One of Canada’s largest grocers has reinstated pay bonuses for some front-line workers in regions where governments have mandated a new round of pandemic lockdowns, beginning with Manitoba and parts of Ontario.
Empire Company Ltd. Empire Company Limited, which owns grocery chains Sobeys, Safeway, FreshCo, IGA and others, confirmed Thursday that it is paying bonuses to employees in Toronto and Ontario’s Peel Region, as well as in Manitoba. Those jurisdictions are under lockdown again in a bid to control a surge of new COVID-19 cases. The bonuses took effect Nov. 12 in Manitoba and Monday in the Ontario regions. They will be paid every two months.
The country’s largest grocery retailers faced significant backlash in the spring when they all decided to cut bonuses they’d introduced during the pandemic’s first wave. Walmart Inc. did away with its pay bonuses on May 31, and Loblaw Companies Ltd., Metro Inc. and Empire all announced the end of theirs on June 11 and 12.
In July, senior executives at Loblaw, Empire and Metro were all called before a parliamentary committee to defend their decisions. At the time, Empire CEO Michael Medline said the company would reinstate bonuses if lockdowns happened again.
Empire put its first bonuses in place on March 8, dubbing the program “Hero Pay.” It gave employees $50 extra each week for those working 20 hours or less and an additional $2 an hour after that. The new program, which is also a temporary measure, will pay employees an additional $10 to $100 per week, depending on the number of hours worked.
“Our teammates continue to work tirelessly to keep our stores safe and our communities fed,” Mr. Medline wrote in a statement Thursday. “Launching the Lockdown Bonus, in the face of new government mandated lockdowns, was simply the right thing to do.”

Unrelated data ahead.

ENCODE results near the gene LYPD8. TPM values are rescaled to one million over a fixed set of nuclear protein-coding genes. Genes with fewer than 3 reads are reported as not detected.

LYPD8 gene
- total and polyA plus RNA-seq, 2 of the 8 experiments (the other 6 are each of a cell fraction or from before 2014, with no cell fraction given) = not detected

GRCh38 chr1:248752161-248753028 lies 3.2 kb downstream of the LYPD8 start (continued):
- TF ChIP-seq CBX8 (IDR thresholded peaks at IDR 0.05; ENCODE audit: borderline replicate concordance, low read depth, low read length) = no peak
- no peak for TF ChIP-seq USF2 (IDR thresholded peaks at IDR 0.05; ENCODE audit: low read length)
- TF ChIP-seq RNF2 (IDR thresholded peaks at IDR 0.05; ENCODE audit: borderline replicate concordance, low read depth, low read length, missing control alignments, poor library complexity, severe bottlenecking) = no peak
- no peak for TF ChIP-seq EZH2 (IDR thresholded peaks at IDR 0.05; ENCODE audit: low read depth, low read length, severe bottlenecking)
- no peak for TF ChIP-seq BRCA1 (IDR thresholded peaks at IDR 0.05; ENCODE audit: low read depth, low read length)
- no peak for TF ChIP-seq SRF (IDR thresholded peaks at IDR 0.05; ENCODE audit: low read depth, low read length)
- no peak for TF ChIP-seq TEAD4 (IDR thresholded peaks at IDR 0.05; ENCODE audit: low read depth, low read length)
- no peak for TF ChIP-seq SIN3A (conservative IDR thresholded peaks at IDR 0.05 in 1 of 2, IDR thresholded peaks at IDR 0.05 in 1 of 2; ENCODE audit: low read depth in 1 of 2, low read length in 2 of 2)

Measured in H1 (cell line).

Empire estimates the new bonuses may cost as much as $5-million per quarter based on current lockdowns.
The hearings in July were the result of a motion by Liberal MP Nathaniel Erskine-Smith. The executives faced questions about the timing of their announcements regarding the end of the wage premiums. Mr. Erskine-Smith said at the time that he wanted to ensure there was no collusion in those decisions. The Loblaw and Metro executives said they had communicated with their counterparts – to advise them of the decision or to ask about others’ approaches, respectively. However, all three grocery executives said they made their decisions independently and did not co-ordinate with one another.
Speaking at an online conference this week, however, Commissioner of Competition Matthew Boswell expressed “concern” about those communications.
“I want to take this opportunity to both reiterate that it is essential that all businesses remain cognizant of their obligations under the Competition Act and also to note that increasing collaboration amongst competitors carries a risk for businesses to continue down a slippery slope,” Mr. Boswell told the Grocery Innovations Canada 2020 conference. “Now more than ever, Canadians expect and deserve vigorous competition for their hard-earned money.”
In a release on its website this month, the United Food and Commercial Workers union thanked Empire for bringing back the bonuses in Manitoba and said it would push for other retailers to do the same.
“Workers on the front lines of this pandemic need to be recognized during this critical time,” wrote Jeff Traeger, president of UFCW Local 832.
A representative from Loblaw did not respond to questions about whether they are considering reinstating bonuses now that some jurisdictions are under new lockdowns. Metro declined to comment.
“We’re looking at the issue closely and we’re monitoring developments in various regions,” Walmart Canada spokesperson Adam Grachnik wrote in an e-mailed statement, adding that the company has offered other incentives to workers, such as “enhanced discount days” for store purchases, free access to telehealth appointments and mental-health support and counselling.
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